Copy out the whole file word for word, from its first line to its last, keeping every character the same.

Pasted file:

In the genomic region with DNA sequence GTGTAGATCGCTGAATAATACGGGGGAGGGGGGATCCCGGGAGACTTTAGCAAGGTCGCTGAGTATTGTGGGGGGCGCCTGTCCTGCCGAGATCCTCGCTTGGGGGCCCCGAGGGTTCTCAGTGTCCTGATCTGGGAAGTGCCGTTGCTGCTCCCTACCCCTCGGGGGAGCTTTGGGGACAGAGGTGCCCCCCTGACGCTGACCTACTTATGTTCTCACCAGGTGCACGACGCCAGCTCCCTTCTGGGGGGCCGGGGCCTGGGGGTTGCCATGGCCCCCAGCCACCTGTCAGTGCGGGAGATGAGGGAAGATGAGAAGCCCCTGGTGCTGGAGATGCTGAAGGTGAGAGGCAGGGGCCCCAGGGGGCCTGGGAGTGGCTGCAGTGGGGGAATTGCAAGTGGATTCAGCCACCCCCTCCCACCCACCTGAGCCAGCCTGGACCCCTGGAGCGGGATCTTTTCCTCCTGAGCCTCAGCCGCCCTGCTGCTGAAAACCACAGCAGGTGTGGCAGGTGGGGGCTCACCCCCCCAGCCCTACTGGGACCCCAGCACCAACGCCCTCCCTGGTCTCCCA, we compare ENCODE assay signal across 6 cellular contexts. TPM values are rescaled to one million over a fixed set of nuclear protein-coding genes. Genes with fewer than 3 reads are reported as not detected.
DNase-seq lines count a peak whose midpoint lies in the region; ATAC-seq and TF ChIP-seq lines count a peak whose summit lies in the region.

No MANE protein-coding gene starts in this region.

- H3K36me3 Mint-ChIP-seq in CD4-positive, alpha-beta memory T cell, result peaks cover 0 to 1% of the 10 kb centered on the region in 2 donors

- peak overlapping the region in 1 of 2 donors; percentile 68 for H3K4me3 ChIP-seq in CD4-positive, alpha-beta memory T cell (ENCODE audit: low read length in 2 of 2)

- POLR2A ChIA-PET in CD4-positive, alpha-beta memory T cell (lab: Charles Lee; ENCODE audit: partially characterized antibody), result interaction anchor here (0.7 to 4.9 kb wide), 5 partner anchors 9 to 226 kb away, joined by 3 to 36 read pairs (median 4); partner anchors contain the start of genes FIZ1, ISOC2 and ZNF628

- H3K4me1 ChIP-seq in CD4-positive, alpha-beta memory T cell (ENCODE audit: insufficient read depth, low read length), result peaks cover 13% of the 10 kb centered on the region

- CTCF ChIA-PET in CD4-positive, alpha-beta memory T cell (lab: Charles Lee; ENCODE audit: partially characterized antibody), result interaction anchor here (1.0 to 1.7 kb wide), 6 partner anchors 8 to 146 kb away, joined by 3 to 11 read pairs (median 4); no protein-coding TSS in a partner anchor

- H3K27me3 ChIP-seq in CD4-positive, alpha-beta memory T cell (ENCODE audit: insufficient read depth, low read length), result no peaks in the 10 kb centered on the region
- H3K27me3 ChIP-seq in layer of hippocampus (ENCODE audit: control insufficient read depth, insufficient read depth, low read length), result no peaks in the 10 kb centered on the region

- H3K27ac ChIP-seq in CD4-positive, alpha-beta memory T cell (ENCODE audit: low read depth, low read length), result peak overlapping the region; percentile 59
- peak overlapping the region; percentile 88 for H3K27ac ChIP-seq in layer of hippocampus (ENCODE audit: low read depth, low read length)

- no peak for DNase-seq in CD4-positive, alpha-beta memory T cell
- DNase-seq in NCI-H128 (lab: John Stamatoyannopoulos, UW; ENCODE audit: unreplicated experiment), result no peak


In the genomic region with DNA sequence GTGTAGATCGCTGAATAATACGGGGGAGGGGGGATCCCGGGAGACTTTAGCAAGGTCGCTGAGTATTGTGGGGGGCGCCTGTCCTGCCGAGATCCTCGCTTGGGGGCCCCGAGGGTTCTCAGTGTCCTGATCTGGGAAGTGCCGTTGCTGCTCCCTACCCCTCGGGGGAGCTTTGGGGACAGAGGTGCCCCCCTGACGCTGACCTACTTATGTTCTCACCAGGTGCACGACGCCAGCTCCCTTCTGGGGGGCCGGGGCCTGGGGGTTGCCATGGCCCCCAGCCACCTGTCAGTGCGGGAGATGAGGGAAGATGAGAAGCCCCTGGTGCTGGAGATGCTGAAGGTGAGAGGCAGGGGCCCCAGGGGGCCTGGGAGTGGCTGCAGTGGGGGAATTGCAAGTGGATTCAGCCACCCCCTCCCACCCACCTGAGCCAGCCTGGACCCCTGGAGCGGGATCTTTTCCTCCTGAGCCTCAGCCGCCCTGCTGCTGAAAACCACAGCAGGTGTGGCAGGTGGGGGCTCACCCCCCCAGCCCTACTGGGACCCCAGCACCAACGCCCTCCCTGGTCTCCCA, we compare ENCODE assay signal across 6 cellular contexts. TPM values are rescaled to one million over a fixed set of nuclear protein-coding genes. Genes with fewer than 3 reads are reported as not detected.
DNase-seq lines count a peak whose midpoint lies in the region; ATAC-seq and TF ChIP-seq lines count a peak whose summit lies in the region.

No MANE protein-coding gene starts in this region.

- H3K36me3 Mint-ChIP-seq in CD4-positive, alpha-beta memory T cell, result peaks cover 0 to 1% of the 10 kb centered on the region in 2 donors

- peak overlapping the region in 1 of 2 donors; percentile 68 for H3K4me3 ChIP-seq in CD4-positive, alpha-beta memory T cell (ENCODE audit: low read length in 2 of 2)

- POLR2A ChIA-PET in CD4-positive, alpha-beta memory T cell (lab: Charles Lee; ENCODE audit: partially characterized antibody), result interaction anchor here (0.7 to 4.9 kb wide), 5 partner anchors 9 to 226 kb away, joined by 3 to 36 read pairs (median 4); partner anchors contain the start of genes FIZ1, ISOC2 and ZNF628

- H3K4me1 ChIP-seq in CD4-positive, alpha-beta memory T cell (ENCODE audit: insufficient read depth, low read length), result peaks cover 13% of the 10 kb centered on the region

- CTCF ChIA-PET in CD4-positive, alpha-beta memory T cell (lab: Charles Lee; ENCODE audit: partially characterized antibody), result interaction anchor here (1.0 to 1.7 kb wide), 6 partner anchors 8 to 146 kb away, joined by 3 to 11 read pairs (median 4); no protein-coding TSS in a partner anchor

- H3K27me3 ChIP-seq in CD4-positive, alpha-beta memory T cell (ENCODE audit: insufficient read depth, low read length), result no peaks in the 10 kb centered on the region
- H3K27me3 ChIP-seq in layer of hippocampus (ENCODE audit: control insufficient read depth, insufficient read depth, low read length), result no peaks in the 10 kb centered on the region

- H3K27ac ChIP-seq in CD4-positive, alpha-beta memory T cell (ENCODE audit: low read depth, low read length), result peak overlapping the region; percentile 59
- peak overlapping the region; percentile 88 for H3K27ac ChIP-seq in layer of hippocampus (ENCODE audit: low read depth, low read length)

- no peak for DNase-seq in CD4-positive, alpha-beta memory T cell
- DNase-seq in NCI-H128 (lab: John Stamatoyannopoulos, UW; ENCODE audit: unreplicated experiment), result no peak